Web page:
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Mandatory Trapper Education Program Now In Effect
ANNAPOLIS, MD — The Maryland Department of Natural Resources (DNR) Wildlife & Heritage Service recently unveiled new education requirements for anyone desiring to trap furbearers in Maryland. Effective August 1, 2007 any person who is trapping or attempting to trap furbearers (muskrat, beaver, raccoon, red and gray fox, opossum, mink, skunk, river otter, fisher, long-tailed weasel and coyote) under the authority of a Furbearer Permit must first obtain a Certificate of Trapper Education from the Department unless the person held a Furbearer Permit during the 2006-2007 trapping season (prior to August 1, 2007).
“This new requirement ensures that trappers are aware of current best management practices for furbearers,” said Paul Peditto, Director of DNR’s Wildlife & Heritage Service. “It is imperative that current and future trappers understand furbearer biology and management, and they maintain ethical standards that are above reproach. The trapper education program aims to achieve these goals.”
The trapper education course will be a self-study course followed by a classroom session. All applicants must complete a student workbook, which must be submitted prior to completing a written examination. Once the applicant passes the exam, a Certificate of Trapper Education will be awarded.
Applicants also have the option of completing the student workbook and testing out without attending the classroom session. Testing out dates and locations are set and instructors are presently planning classroom courses for the fall. Information on the trapper education program, testing out dates and locations, and future courses can be found at http://www.dnr.state.md.us/nrp/education/trappered.html.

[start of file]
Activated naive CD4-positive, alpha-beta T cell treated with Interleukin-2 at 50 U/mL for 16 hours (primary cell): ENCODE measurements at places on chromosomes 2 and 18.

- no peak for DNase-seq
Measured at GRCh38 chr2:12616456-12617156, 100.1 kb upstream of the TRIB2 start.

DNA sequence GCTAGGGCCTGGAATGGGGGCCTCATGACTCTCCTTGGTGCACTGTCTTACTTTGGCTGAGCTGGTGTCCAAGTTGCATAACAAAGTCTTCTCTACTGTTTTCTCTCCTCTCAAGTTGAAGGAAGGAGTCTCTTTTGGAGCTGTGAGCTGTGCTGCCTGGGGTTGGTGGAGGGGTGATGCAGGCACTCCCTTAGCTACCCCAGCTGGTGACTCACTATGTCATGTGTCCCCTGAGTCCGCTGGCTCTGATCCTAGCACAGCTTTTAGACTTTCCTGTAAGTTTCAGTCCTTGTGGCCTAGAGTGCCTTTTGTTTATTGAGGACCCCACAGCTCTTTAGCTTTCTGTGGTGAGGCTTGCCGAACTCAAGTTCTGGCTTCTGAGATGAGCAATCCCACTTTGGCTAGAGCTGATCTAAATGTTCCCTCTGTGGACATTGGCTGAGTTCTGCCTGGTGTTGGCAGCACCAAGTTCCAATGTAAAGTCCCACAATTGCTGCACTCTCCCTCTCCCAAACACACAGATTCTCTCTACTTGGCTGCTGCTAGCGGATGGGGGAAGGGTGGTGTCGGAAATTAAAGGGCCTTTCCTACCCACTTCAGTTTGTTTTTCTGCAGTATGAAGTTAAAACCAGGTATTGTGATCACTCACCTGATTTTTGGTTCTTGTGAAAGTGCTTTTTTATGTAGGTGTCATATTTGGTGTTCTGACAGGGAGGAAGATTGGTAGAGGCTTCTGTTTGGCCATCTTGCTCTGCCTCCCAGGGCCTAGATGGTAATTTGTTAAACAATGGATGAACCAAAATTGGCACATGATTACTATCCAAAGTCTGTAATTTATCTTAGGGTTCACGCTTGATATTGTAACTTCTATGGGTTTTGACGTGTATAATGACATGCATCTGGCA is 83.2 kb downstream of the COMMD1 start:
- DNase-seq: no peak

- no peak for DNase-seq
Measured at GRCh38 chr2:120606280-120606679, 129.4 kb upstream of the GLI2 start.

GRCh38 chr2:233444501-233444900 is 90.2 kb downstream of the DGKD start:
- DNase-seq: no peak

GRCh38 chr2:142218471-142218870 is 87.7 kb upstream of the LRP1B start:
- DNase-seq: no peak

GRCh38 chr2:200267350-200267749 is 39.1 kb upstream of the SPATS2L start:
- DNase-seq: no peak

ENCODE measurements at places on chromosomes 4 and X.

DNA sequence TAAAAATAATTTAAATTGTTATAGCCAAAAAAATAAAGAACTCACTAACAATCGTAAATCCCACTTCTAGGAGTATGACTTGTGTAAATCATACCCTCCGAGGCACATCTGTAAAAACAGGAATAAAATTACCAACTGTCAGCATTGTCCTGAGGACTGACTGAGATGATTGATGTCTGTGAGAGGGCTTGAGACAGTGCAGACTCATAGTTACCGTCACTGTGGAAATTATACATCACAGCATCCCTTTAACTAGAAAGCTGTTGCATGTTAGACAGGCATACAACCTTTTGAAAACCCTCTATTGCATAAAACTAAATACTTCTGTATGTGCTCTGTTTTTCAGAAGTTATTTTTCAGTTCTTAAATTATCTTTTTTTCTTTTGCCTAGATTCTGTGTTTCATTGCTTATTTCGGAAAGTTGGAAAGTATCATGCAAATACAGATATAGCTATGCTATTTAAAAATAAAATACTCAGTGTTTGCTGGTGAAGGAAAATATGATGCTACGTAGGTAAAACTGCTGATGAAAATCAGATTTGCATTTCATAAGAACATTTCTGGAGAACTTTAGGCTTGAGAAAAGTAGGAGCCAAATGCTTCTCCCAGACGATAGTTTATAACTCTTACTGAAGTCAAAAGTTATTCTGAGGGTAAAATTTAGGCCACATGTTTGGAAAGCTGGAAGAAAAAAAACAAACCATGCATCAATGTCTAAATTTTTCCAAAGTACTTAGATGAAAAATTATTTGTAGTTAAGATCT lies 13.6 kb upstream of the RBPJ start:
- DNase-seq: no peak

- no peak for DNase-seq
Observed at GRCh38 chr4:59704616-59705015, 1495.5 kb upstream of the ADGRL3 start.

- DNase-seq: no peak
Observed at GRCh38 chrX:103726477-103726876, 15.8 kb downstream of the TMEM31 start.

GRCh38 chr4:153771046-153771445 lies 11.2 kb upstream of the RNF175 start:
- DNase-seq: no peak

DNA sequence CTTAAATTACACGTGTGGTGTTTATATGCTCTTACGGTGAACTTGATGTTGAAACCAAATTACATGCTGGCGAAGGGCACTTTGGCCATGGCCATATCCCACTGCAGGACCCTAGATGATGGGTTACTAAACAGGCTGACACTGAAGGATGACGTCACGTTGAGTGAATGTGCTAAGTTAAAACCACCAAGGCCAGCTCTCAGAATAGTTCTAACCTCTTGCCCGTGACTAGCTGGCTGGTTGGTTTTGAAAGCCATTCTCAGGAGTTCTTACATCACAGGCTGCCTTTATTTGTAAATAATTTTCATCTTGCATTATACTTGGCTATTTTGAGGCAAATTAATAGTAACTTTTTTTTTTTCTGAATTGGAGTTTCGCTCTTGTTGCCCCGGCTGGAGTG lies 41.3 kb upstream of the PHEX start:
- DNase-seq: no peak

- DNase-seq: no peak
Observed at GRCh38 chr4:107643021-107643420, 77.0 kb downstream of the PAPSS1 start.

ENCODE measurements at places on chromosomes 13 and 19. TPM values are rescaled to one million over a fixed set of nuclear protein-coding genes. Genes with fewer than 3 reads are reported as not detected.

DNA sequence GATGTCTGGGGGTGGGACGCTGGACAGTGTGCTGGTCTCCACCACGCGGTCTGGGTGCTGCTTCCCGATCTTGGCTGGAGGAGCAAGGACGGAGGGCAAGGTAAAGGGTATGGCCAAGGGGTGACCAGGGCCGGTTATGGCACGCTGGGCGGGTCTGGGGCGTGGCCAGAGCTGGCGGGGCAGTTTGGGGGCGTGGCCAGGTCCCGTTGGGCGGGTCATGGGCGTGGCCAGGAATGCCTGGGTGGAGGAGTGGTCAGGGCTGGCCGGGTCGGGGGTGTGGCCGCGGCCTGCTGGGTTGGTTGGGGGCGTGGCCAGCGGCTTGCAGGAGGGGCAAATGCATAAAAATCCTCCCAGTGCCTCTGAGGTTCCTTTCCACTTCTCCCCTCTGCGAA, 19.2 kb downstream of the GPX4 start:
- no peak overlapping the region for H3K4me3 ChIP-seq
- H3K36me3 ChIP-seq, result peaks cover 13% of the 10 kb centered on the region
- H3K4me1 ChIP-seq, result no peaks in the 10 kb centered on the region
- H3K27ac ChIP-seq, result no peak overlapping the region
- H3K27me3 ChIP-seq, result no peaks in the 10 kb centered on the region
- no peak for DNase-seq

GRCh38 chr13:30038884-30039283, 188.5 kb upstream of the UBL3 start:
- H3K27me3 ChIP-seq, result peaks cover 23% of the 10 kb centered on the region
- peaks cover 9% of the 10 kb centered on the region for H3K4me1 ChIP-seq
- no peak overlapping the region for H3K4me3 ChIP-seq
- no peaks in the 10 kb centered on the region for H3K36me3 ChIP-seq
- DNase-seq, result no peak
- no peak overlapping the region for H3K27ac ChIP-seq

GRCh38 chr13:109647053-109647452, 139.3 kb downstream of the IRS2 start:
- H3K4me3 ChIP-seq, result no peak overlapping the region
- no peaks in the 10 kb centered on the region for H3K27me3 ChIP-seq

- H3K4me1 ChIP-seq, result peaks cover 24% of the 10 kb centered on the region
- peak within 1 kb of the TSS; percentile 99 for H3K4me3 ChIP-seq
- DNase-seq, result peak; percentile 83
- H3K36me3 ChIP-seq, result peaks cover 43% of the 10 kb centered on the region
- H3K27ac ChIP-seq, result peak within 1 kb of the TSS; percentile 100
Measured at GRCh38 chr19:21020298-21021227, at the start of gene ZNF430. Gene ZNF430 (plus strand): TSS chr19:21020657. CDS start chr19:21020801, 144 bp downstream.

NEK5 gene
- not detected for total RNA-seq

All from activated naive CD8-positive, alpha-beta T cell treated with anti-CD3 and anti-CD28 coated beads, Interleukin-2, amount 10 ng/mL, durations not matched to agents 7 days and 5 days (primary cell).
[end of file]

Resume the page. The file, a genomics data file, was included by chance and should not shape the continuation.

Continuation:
August 2, 2007
Maryland Department of Natural Resources (DNR) is the state agency responsible for providing natural and living resource-related services to citizens and visitors. DNR manages more than 449,000 acres of public lands and 17,000 miles of waterways, along with Maryland's forests, fisheries and wildlife for maximum environmental, economic and quality of life benefits. A national leader in land conservation, DNR-managed parks and natural, historic and cultural resources attract 12 million visitors annually. DNR is the lead agency in Maryland's effort to restore the Chesapeake Bay, the state's number one environmental priority. Learn more at www.dnr.maryland.gov